Jules Forrest/Photo Editor

Though many undergraduate courses are engaging and applicable to student interest, there are a few GenEds at Binghamton University that students should avoid. These three classes aren’t the world’s most challenging classes, but they are definitely the most annoying.

1. Writing 111

Writing 111 is a course for Harpur College freshmen that’s meant to help students improve their writing. Instead, students learn the art of bullshitting essays and how to understand what a teacher wants in a paper rather than what the student wants to convey.

The class puts a lot of emphasis on essays. At the end of the semester, you’re required to submit a portfolio of three essays to be graded by multiple instructors. The problem is you may not be able to please both your teacher and this panel of instructors. What your teacher may like or dislike in an essay, a group of other teachers may feel differently about. There’s pretty much no way to win.

Justine Teu, a freshman majoring in history, disagrees with the way essays are graded.

“I hate how subjective the essays are with teachers,” Teu said. “There’s no real way to know what’s good or not and you only end up conforming to their style.”

Even the best writer can end up with a C in this course, and the biggest suck-up, conformist student can pull out an A.

Plus, with its abundance of sections, you’re more likely to get a graduate student than a professor. These grad students are often four years older than we are and can be teaching for the first time. So the class ends up being a learning experience for everyone in the classroom, and that can suck.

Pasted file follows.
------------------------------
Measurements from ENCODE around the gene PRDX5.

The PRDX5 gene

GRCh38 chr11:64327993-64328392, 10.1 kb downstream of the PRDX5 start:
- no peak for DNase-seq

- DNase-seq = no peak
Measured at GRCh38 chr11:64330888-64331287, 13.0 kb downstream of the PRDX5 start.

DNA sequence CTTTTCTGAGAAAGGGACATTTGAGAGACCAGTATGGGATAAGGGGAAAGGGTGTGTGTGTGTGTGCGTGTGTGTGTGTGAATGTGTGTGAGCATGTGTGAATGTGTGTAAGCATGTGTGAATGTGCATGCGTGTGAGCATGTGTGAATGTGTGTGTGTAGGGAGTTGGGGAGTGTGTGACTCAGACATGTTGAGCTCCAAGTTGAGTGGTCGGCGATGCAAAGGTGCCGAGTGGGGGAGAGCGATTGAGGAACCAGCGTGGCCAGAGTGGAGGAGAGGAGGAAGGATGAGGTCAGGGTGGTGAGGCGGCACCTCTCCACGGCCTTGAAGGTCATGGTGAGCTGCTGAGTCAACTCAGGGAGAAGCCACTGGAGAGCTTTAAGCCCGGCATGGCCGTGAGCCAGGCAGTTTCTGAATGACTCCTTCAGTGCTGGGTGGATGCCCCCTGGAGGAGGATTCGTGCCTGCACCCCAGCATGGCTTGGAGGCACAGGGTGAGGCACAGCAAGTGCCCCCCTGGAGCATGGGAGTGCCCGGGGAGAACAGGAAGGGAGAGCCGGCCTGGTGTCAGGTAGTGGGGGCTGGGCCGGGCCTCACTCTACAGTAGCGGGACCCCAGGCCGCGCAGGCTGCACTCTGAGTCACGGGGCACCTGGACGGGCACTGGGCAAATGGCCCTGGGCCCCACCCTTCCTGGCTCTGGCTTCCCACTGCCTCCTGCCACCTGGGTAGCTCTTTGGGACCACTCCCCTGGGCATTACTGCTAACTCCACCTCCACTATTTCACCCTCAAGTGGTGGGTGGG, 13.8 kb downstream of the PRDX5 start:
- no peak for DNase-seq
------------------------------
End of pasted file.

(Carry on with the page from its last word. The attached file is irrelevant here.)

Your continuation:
It’s easily the worst class structure in history.

2. Math 130: Math in Action

Let’s not kid ourselves. If you need a math elective, you’re not taking Calc II. So Math in Action is the best option. But because this is the case for so many students, the class size ends up being huge. This course attempts to teach people real-life, practical math. In other words, probability, cake cutting, voting methods and other confusing and arbitrary concepts that a calculator won’t save you from.

Step into Lecture Hall 1 on Monday, Wednesday or Friday and you’ll see that less than half the class shows up — that is, unless there’s a test. And that test isn’t even curved. That can be a nightmare.

Amy Merke, an undeclared freshman, believes that attendance should be monitored.

“Many students tend to leave class early, which emphasizes that class attendance is not enforced enough,” Merke said.

In the discussion sections that follow, you’ll either luck out with a teaching assistant who knows the material or be part of the unfortunate group of students with a TA who can’t speak English. You may not want to fill the “M” credit with Math in Action, but there may be no other choice. Also, bonus points for the lamest course name in all of BU.

3. Psych 111

Warning: This class is not for anyone who’s ever taken an online personality quiz and thought it’d be cool to study psychology. In addition, it’s not for those annoying people who analyze their friends and think that’s being cerebral. There’s actual science involved.

Many students choose to take Psych 111 along with 112 for the “L” credit and end up regretting their decision. Of course, that’s not always the case, which is good because psychology is a really practical major.

Not only are the abundant readings and quizzes a pain, but the lab credit can be incredibly frustrating to gain. You’re given credit for participating in surveys and studies in Clearview Hall. Some of them are interesting, but most can make you question whether or not you’re insane. As if trying to find Clearview Hall wasn’t stressful enough.

So if you can try to avoid these classes, all the better. But if you end up stuck with one of these courses, just grin and bear it.